The atomic axial tensor (AAT) of vibrational circular dichroism is expressed as the frequency derivative at zero frequency of a linear response function for operators referencing a nuclear displacement and a magnetic field. This is used in the density matrix-based quasienergy derivative Lagrangian approach of Thorvaldsen et al. [J. Chem. Phys., 2008, 129, 214108] to express the AAT in a form where the need to solve response equations for the nuclear displacements is removed, significantly reducing the computation cost compared to existing formulations. The density matrix-based quasienergy derivative Lagrangian approach also allows us straightforwardly to use London atomic orbitals to remove the gauge-origin dependence and to account for the atomic orbitals' dependence on the nuclear coordinates. The formalism is entirely based on atomic-orbital density and integral matrices and therefore amenable to linear scaling for sufficiently sparse matrices and given a linearly scaling response solver. PMID:21283895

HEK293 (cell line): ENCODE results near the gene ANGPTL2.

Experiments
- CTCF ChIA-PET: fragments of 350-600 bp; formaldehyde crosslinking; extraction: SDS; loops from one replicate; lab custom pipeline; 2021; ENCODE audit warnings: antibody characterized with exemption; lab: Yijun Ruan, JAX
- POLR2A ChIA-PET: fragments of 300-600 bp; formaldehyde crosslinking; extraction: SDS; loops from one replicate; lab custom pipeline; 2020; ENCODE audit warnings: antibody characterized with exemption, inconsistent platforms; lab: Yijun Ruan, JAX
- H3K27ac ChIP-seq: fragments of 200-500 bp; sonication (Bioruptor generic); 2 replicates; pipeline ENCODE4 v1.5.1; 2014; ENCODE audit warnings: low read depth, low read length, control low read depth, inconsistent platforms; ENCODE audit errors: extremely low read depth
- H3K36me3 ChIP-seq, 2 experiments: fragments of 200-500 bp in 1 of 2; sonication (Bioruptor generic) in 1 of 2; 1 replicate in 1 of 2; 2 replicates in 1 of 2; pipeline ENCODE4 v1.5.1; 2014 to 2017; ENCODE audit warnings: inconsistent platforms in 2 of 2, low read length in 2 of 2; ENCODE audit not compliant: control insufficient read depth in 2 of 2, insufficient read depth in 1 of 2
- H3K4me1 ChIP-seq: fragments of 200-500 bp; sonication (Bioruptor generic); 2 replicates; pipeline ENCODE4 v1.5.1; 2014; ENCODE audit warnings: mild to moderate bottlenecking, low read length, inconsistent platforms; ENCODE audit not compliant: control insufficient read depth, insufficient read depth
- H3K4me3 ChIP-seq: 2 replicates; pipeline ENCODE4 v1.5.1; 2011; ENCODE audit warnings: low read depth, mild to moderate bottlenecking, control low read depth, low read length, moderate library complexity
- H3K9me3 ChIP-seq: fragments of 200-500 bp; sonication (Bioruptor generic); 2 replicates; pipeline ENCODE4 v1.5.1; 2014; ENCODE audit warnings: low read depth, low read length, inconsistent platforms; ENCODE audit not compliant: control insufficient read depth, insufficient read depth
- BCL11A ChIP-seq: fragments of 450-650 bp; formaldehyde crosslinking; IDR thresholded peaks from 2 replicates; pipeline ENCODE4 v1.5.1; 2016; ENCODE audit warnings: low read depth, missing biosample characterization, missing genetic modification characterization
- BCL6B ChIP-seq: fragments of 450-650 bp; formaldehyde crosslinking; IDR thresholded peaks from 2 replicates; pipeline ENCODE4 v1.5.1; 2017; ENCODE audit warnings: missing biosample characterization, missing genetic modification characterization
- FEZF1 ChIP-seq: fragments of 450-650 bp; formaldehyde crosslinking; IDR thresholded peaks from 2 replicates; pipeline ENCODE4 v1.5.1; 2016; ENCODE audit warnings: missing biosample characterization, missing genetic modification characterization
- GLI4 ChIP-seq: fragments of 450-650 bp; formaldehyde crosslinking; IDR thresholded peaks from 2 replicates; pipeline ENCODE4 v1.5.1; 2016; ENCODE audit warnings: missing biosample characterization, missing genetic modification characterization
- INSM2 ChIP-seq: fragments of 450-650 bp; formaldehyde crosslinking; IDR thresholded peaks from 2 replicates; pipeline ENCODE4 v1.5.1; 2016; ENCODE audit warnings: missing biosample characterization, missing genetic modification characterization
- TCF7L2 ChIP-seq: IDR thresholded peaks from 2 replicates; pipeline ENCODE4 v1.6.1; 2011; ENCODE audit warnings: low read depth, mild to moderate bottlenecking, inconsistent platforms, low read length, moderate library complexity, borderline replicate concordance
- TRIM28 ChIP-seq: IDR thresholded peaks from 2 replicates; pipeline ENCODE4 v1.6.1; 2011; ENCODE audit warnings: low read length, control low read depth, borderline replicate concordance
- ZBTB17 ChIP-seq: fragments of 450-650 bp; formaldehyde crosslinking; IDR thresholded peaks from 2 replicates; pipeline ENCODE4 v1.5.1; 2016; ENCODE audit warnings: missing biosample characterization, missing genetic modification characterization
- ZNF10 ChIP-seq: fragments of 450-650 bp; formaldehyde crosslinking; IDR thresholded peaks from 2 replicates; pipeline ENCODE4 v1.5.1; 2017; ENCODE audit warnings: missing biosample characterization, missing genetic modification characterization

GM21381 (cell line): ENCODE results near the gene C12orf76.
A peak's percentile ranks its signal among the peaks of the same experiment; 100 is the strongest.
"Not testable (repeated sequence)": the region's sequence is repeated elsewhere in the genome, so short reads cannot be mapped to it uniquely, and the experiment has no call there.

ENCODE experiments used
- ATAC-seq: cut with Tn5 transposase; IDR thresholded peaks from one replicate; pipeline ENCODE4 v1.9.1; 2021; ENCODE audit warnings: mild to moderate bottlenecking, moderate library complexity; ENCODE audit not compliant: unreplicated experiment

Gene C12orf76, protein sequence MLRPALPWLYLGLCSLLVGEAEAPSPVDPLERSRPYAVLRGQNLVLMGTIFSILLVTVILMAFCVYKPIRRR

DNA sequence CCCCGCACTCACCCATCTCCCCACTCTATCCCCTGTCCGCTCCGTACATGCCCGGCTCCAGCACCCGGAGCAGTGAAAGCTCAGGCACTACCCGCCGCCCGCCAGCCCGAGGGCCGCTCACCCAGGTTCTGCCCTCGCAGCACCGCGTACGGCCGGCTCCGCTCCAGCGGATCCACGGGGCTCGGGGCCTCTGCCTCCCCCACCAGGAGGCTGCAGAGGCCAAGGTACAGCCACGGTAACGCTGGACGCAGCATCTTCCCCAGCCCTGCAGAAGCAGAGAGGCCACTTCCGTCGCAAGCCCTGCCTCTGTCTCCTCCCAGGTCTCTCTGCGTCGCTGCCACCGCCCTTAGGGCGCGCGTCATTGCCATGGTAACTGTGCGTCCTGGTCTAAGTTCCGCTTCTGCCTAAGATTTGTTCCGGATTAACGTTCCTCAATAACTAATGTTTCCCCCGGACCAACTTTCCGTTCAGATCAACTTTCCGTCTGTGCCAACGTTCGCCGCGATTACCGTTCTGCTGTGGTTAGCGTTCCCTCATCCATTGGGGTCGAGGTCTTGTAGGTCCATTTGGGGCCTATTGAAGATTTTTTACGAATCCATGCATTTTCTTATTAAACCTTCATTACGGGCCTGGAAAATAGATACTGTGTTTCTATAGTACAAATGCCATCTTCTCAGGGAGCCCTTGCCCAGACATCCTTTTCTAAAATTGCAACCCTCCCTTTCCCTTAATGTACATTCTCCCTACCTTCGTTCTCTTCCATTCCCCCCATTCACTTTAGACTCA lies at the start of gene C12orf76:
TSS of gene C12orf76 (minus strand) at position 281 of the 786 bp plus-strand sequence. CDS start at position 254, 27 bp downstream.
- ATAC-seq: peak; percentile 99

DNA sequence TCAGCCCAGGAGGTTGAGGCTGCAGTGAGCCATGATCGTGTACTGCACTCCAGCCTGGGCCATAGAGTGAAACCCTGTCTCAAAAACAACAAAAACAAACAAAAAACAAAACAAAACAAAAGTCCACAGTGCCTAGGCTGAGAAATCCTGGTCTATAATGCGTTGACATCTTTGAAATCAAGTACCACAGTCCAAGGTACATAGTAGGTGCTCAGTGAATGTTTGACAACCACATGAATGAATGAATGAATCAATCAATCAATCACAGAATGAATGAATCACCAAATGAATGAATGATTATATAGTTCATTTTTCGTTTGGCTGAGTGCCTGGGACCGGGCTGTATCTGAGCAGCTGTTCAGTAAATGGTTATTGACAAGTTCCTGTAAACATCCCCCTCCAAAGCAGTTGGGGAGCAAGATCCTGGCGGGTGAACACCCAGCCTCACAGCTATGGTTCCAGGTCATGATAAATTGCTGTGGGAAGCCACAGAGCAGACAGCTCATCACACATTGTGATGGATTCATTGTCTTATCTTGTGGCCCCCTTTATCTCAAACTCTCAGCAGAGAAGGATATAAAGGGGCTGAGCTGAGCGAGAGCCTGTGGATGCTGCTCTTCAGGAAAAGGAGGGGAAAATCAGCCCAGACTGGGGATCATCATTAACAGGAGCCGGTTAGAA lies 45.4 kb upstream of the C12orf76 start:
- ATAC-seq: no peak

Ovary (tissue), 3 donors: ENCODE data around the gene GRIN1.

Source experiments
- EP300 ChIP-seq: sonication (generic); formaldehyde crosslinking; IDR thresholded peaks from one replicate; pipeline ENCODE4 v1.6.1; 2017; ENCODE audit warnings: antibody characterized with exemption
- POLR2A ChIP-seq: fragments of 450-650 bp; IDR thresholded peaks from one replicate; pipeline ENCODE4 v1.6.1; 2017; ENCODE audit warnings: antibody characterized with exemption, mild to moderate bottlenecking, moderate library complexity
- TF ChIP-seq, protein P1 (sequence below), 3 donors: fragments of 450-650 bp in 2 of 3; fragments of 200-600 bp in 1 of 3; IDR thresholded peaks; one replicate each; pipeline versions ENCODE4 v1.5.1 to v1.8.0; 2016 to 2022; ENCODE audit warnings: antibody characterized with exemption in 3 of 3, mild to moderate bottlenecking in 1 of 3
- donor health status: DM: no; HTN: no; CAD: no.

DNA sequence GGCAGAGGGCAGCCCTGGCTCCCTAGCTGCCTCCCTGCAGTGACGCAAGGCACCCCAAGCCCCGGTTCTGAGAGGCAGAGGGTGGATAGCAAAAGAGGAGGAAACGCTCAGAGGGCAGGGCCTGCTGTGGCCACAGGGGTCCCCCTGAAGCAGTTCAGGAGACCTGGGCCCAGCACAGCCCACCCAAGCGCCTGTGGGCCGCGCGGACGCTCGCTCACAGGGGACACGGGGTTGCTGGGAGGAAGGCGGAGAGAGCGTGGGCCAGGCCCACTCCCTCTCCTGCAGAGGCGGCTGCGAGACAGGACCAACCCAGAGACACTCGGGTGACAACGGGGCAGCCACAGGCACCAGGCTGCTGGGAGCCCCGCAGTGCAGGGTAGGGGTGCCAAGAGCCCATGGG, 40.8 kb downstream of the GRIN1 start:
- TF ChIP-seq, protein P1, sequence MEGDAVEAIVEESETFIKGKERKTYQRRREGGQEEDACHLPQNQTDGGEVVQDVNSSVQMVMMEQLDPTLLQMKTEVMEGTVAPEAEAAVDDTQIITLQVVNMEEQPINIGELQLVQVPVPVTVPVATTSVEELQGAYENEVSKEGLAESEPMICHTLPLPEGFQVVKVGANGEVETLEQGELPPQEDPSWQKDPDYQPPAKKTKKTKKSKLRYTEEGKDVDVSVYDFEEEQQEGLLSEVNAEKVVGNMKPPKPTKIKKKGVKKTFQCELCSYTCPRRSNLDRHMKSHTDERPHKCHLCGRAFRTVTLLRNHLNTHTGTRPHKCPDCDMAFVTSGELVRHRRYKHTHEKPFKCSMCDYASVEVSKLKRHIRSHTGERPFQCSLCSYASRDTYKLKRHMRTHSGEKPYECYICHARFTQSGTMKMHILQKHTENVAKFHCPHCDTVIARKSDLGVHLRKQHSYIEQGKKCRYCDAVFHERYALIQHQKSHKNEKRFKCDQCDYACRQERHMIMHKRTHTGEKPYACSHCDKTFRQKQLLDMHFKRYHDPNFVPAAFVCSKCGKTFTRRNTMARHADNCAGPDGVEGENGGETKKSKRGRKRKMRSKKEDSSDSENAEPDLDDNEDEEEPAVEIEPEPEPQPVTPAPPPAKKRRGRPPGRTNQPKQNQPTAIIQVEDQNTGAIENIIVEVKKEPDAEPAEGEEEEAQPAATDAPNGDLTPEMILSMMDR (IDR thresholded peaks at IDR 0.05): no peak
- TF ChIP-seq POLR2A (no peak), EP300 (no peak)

Coriani, Sonia; Thorvaldsen, Andreas J; Kristensen, Kasper; Jørgensen, Poul

2011-01-31

77

Vibration and Noise Characteristics of Elliptical Gears due to Non-Uniform Rotation  

NASA Astrophysics Data System (ADS)